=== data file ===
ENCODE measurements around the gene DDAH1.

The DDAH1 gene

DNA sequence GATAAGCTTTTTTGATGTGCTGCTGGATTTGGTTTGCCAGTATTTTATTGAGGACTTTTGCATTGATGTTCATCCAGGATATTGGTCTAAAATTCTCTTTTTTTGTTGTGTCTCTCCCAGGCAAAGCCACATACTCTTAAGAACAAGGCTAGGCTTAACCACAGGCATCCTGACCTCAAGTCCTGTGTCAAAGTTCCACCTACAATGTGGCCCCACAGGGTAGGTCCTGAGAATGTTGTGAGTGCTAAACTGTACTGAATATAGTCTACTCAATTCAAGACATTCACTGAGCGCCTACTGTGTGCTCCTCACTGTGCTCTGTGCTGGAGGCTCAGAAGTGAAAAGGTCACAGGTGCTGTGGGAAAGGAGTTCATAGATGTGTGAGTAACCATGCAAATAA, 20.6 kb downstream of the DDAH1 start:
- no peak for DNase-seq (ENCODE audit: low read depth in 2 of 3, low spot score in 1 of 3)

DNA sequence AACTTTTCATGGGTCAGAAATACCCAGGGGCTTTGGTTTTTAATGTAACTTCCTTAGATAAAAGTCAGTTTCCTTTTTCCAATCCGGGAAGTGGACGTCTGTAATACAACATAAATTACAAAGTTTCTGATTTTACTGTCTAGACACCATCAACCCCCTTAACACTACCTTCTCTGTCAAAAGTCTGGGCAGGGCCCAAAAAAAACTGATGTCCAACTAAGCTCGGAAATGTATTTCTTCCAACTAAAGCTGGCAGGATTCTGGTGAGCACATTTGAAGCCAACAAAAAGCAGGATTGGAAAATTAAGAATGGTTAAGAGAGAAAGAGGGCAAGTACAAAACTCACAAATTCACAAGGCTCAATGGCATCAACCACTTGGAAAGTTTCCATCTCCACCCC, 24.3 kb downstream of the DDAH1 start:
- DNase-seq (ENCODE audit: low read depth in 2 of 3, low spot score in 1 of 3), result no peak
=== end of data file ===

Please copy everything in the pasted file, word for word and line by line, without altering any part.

ENCODE measurements around the gene DDAH1.

The DDAH1 gene

DNA sequence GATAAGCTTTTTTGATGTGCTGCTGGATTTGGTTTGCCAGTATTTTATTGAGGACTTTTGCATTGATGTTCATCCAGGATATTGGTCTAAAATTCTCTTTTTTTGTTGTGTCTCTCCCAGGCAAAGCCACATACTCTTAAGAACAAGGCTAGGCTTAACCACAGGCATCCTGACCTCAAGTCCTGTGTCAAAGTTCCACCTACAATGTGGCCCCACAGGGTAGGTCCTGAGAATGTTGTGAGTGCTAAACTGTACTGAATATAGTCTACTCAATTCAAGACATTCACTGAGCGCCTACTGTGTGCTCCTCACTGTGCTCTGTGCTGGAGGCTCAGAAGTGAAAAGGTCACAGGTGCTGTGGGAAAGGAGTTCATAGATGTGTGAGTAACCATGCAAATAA, 20.6 kb downstream of the DDAH1 start:
- no peak for DNase-seq (ENCODE audit: low read depth in 2 of 3, low spot score in 1 of 3)

DNA sequence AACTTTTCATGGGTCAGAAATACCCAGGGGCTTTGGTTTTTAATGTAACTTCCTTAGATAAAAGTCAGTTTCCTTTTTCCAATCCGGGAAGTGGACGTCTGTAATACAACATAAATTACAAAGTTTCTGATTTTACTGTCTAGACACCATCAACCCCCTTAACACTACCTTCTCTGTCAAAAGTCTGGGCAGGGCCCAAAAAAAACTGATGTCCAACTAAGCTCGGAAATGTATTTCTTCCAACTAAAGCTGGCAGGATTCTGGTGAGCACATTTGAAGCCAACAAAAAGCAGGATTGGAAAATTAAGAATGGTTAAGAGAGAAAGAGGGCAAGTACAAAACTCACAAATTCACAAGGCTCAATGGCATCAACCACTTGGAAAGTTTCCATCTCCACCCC, 24.3 kb downstream of the DDAH1 start:
- DNase-seq (ENCODE audit: low read depth in 2 of 3, low spot score in 1 of 3), result no peak